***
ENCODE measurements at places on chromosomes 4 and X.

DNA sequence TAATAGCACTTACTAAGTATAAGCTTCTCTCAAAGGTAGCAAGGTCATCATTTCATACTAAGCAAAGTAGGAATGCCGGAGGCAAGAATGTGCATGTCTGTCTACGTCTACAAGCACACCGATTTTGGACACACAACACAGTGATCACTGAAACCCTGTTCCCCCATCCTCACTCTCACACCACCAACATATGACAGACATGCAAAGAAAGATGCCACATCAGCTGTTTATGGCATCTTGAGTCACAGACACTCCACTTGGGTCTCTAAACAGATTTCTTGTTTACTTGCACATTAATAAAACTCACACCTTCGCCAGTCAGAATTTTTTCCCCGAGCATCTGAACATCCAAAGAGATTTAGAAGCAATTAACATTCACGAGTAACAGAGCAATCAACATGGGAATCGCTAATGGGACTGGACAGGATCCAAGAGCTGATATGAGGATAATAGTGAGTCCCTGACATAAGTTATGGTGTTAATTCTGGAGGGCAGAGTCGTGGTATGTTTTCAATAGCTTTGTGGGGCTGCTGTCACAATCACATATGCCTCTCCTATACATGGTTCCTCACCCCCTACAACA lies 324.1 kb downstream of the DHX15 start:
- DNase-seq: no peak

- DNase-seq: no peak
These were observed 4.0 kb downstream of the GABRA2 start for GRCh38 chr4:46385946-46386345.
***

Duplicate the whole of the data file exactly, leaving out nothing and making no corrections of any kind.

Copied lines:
ENCODE measurements at places on chromosomes 4 and X.

DNA sequence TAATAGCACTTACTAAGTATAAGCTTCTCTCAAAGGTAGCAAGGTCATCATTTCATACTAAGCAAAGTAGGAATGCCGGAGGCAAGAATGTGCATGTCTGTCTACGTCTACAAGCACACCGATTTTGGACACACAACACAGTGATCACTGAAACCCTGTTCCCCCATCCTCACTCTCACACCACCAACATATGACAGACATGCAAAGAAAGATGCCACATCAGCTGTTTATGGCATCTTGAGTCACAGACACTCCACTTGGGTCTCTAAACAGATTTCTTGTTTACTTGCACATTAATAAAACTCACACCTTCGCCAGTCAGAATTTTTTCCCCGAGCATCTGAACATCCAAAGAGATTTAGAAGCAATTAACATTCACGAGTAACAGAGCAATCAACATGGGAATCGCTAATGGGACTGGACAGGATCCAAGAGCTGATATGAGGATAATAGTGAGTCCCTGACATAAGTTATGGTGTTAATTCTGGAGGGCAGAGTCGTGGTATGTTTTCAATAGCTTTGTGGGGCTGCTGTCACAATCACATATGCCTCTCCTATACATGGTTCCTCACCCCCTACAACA lies 324.1 kb downstream of the DHX15 start:
- DNase-seq: no peak

- DNase-seq: no peak
These were observed 4.0 kb downstream of the GABRA2 start for GRCh38 chr4:46385946-46386345.